Since I was a kid I’ve written New Year’s resolutions, and for the last, oh, ten years there has been at least one resolution regarding writing. Sometimes it pertains to setting aside more time to write, a couple times my publishing aspirations surfaced with the resolution to “get novel published!” when it should have read “make novel publishable.” This year I was much more specific.

1. Distribute Reader Copies of Novel By the Second Week of January.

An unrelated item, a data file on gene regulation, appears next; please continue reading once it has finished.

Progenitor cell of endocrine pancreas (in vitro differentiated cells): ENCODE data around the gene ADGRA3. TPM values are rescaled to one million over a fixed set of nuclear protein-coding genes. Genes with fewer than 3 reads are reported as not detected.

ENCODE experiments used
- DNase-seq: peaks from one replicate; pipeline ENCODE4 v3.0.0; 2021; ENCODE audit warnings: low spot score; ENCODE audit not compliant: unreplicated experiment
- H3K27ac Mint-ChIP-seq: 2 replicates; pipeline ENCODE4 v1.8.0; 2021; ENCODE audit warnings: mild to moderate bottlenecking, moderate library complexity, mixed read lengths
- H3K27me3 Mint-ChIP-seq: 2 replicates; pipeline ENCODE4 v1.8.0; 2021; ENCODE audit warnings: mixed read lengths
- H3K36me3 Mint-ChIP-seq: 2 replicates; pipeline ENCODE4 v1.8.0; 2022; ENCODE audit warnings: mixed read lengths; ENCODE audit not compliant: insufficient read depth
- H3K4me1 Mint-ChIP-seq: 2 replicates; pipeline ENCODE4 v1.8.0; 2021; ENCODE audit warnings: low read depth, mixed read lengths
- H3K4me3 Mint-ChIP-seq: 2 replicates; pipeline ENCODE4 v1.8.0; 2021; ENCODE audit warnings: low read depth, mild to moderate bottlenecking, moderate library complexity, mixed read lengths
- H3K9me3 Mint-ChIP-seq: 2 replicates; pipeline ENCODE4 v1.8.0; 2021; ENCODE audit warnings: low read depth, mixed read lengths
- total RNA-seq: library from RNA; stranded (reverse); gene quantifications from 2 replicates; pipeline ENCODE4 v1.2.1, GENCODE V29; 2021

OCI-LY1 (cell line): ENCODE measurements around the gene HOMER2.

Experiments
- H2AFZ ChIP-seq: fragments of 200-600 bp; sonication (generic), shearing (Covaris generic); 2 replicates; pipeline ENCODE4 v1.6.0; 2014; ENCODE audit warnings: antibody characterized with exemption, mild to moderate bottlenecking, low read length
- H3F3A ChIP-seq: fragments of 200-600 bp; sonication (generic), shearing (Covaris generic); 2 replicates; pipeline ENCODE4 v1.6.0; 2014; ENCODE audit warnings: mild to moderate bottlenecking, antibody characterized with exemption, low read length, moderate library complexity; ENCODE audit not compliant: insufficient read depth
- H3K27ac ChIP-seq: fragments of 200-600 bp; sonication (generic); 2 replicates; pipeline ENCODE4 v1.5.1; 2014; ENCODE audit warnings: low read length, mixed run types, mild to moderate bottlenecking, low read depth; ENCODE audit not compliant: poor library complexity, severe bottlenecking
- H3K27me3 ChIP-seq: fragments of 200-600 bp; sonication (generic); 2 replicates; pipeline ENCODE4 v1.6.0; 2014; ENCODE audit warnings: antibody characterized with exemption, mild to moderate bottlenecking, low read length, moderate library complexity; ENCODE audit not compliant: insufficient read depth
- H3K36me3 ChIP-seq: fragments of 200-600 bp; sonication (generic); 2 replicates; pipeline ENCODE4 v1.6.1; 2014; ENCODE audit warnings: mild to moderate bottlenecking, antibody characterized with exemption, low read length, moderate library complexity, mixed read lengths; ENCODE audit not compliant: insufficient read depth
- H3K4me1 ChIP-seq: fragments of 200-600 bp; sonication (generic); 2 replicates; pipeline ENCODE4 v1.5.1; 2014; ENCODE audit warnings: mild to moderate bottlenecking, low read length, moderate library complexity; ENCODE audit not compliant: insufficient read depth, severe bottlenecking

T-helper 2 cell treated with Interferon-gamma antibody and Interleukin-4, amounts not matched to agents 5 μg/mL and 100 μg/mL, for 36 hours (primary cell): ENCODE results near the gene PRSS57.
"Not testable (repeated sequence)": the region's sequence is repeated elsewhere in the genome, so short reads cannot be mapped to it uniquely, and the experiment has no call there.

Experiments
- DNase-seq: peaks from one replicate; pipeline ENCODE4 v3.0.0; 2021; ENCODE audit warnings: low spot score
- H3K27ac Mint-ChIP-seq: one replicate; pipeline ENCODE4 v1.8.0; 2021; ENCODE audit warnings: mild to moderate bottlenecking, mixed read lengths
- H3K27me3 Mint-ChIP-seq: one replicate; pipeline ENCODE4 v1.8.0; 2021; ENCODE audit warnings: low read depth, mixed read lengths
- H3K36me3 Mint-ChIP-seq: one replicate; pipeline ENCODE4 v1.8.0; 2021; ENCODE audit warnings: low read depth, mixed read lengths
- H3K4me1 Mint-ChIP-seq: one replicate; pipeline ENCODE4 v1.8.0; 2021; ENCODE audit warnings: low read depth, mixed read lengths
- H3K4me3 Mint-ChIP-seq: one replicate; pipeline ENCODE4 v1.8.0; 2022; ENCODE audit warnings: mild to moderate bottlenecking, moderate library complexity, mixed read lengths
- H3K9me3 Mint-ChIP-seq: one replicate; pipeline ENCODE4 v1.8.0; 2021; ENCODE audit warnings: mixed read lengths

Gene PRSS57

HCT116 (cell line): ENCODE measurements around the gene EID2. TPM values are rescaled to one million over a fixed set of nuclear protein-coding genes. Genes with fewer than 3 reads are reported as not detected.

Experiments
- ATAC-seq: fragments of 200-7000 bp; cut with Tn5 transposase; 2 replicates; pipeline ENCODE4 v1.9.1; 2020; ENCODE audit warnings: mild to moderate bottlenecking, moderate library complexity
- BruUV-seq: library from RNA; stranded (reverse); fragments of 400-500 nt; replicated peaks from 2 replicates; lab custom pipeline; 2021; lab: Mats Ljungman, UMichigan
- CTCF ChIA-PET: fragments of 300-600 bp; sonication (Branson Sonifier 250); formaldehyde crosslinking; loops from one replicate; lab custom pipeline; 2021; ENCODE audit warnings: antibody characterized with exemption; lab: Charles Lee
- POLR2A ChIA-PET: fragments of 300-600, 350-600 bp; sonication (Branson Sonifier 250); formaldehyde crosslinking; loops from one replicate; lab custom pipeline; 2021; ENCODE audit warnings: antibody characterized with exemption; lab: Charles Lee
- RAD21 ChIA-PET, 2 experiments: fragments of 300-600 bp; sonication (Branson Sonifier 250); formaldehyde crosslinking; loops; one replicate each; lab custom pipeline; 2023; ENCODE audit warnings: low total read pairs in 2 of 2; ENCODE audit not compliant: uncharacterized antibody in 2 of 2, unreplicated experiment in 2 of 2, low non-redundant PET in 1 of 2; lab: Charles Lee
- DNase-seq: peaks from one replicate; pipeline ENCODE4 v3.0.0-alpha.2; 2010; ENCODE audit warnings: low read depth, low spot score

As the holidays approached, I was also nearing the completion of my novel — for REAL this time. The outline had taken me a year, the first draft another year, and for the next five years the story alternated between the shelf and the editing block, moving to the back burner as my focus shifted to The Wizard Rockumentary. But after several consequent drafts and a complete rewrite of the first six chapters, I felt that the story was finally ready to set out into the world. But querying agents is a big deal and I didn’t want to mess it up. So I set deadlines for myself. I resolved to read through the novel twice more and make any necessary changes and then distribute reader copies for outside critique.